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PEX fitting standards now reference low-lead requirements


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July 24, 2016

A number of the PEX product standards by the CSA Group have been updated to reference the low-lead requirements in NSF 372 (no more than a weighted average content of 0.25 per cent on wetted surfaces).

Some of the common standards for manufacturers of thermoplastic pressure pipe, associated fittings and applicable compounds, and cements included in the CSA B137-13 Series of Standards are B137.0, B137.5, B137.10, B137.11. Manufacturers had to comply by January 2, 2016 in order to guarantee certification updates, and listings were to be completed by July 1, 2016, according to the CSA Group.

In order for manufacturers to maintain compliance and certifications to NSF 61, there is already a requirement for NSF 372 integrated for potable applications.

Backgrounder

What are the requirements for NSF/ANSI Standard 61 and lead?

NSF/ANSI Standard 61: Drinking Water System Components – Health Effects was published in 1988 to establish minimum requirements for the control of potential adverse human health effects from products that contact drinking water. NSF/ANSI 61 contains requirements that restrict both 1) the level of lead that can be contained in water contact materials of drinking water products, and 2) the level of lead that can extract out of the product and into drinking water.

Lead Content Requirements

Restriction on the Use of Lead-Containing Materials

Section 3.5 of NSF/ANSI 61 precludes the use of lead as an intentional additive in wetted materials and components of products, with the exception of brass and bronze meeting the definition of “lead free” within the specific provision of the U.S. Safe Drinking Water Act (SDWA). Through 2013, this has been applied under NSF/ANSI 61 as brass or bronze containing no more than 8 percent lead. Products are also required to comply with all chemical extraction requirements of NSF/ANSI 61, including lead.

In 2011, U.S. federal legislation passed that revised the definition of “lead free” within the SDWA. In brief, the definition now requires that the wetted surfaces of pipes, pipe fittings, plumbing fittings and fixtures meet a weighted average lead content of no more than 0.25 percent. The changes in the SDWA are set to take effect January

4, 2014. As Section 3.5 of NSF/ANSI 61 requires that products comply with the lead- free requirements of the SDWA, all NSF/ANSI 61 products falling into the scope of the legislation are also required to comply with the new 0.25 percent maximum lead content requirement. The date of this required compliance under NSF/ANSI 61 is the same as the effective date in the SDWA, January 4, 2014.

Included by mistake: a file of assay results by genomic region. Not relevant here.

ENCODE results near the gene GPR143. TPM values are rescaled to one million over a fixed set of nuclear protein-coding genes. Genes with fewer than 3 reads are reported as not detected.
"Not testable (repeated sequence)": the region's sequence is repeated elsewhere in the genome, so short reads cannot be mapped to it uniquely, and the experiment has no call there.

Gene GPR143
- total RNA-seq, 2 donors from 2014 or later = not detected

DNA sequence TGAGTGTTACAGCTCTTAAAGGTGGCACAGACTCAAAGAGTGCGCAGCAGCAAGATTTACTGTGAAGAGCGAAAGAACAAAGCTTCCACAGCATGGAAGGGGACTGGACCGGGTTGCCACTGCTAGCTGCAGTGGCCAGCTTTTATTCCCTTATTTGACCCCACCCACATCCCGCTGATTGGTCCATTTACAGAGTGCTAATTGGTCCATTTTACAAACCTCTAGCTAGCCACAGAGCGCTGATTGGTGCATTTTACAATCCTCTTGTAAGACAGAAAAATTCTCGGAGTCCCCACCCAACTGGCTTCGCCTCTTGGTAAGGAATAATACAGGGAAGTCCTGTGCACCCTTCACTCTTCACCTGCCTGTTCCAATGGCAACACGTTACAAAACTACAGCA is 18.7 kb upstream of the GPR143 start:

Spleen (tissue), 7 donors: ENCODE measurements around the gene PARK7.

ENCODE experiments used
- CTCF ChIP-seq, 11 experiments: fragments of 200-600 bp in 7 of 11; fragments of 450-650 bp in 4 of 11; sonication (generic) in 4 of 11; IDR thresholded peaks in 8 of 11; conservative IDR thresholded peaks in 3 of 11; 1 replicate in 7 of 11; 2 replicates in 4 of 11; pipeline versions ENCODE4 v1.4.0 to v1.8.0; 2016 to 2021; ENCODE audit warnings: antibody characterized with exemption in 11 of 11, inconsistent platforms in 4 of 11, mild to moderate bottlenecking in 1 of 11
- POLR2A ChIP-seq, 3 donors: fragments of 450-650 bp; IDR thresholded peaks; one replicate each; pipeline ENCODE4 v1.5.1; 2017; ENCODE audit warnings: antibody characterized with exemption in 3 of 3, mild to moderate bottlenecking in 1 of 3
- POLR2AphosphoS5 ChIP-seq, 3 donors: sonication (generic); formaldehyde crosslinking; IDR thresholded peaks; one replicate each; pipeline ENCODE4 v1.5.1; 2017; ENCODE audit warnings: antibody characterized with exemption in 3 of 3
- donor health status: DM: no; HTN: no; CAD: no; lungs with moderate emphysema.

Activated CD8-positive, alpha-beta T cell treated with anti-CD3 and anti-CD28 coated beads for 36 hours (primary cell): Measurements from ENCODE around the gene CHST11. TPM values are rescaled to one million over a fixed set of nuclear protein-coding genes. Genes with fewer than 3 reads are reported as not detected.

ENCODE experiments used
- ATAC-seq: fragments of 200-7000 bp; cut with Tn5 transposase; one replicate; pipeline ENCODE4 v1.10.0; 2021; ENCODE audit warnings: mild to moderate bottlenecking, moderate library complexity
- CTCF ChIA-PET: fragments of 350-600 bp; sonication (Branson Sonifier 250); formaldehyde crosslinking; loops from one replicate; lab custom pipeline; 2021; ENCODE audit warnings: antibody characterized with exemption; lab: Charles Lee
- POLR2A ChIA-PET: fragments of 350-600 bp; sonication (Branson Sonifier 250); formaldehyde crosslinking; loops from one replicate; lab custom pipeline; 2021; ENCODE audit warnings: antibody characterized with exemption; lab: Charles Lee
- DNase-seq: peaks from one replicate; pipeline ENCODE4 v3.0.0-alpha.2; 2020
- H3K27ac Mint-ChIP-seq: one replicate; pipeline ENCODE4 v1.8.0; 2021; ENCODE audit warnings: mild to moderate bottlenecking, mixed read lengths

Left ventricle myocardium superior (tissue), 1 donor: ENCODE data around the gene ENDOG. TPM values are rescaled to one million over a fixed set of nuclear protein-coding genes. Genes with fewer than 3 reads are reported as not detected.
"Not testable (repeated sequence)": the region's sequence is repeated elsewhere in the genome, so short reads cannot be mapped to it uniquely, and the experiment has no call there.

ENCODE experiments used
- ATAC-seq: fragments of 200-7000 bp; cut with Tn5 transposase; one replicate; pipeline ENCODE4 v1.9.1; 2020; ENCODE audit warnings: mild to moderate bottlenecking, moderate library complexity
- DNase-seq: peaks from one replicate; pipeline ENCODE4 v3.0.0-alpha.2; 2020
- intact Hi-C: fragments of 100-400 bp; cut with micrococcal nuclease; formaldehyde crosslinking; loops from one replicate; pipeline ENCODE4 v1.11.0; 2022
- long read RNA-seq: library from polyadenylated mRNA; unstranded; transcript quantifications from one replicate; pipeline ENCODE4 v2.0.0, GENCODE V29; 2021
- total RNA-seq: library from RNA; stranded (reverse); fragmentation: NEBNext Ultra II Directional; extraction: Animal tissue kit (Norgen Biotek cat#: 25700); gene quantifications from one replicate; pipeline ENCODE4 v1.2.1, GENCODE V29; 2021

NSF 372 and NSF 61 Annex G

NSF/ANSI 61 was revised in December 2008 to establish requirements for use when a 0.25 percent lead content requirement needs to be met in addition to current chemical extraction requirements of the standard. The requirements were placed in Annex G – Weighted Average Lead Content Evaluation Procedure to a 0.25 percent Lead Requirement. A request was made to add these requirements to the standard to allow manufacturers the option of being certified to a lead content standard, such as the California Health and Safety Code (Section 116875), commonly known as AB1953. That law, which went into effect January 1, 2010, applies to any pipe, pipe or plumbing fitting, or fixture intended to convey or dispense water for human consumption through drinking or cooking. Similar laws have since been enacted in Vermont, Maryland and Louisiana, and will take effect nationally through the revised U.S. SDWA in 2014.

In 2010, the lead content evaluation procedures of Annex G were moved to NSF/ANSI 372: Drinking Water System Components – Lead Content, and Annex G was updated to simply reference it. Movement of the procedures from Annex G to NSF/ANSI 372 allowed for their application on products beyond the scope of NSF/ANSI 61 like drinking water treatment units and food service equipment. It also allowed for citing compliance separate from NSF/ANSI 61 for those jurisdictions wishing to do so.

At the same time Annex G procedures were moved to NSF/ANSI 372, the annex was balloted to be retired three years later. The end of that three-year period is October 2013. Although Annex G will be retired from NSF/ANSI 61, NSF will continue to support the “-G” certification marks as long as they are of value. This is anticipated to be for a number of years as they provide a simple mechanism of denoting compliance with both the chemical extraction requirements of NSF/ANSI 61 and the new “lead-free” requirements of U.S. state and federal laws.

Currently, all products certified by NSF as compliant with Annex G are also compliant with NSF/ANSI 372. No additional testing is required beyond the normal routine monitoring of certified products. The listings of products currently certified by NSF to Annex G will continue to bear the [G] certification footnote:

[Current footnote]

[G] Product complies with NSF/ANSI 61 Annex G, NSF/ANSI 372 and conforms with lead content requirements for “lead-free” plumbing as defined by California, Vermont, Maryland, and Louisiana state laws and the U.S. Safe Drinking Water Act due to take effect January 2014.

[Future footnote]

[G] Product complies with NSF/ANSI 372 and conforms with lead content requirements for “lead-free” plumbing as defined by California, Vermont, Maryland, and Louisiana state laws and the U.S. Safe Drinking Water Act in effect as of January 4, 2014.


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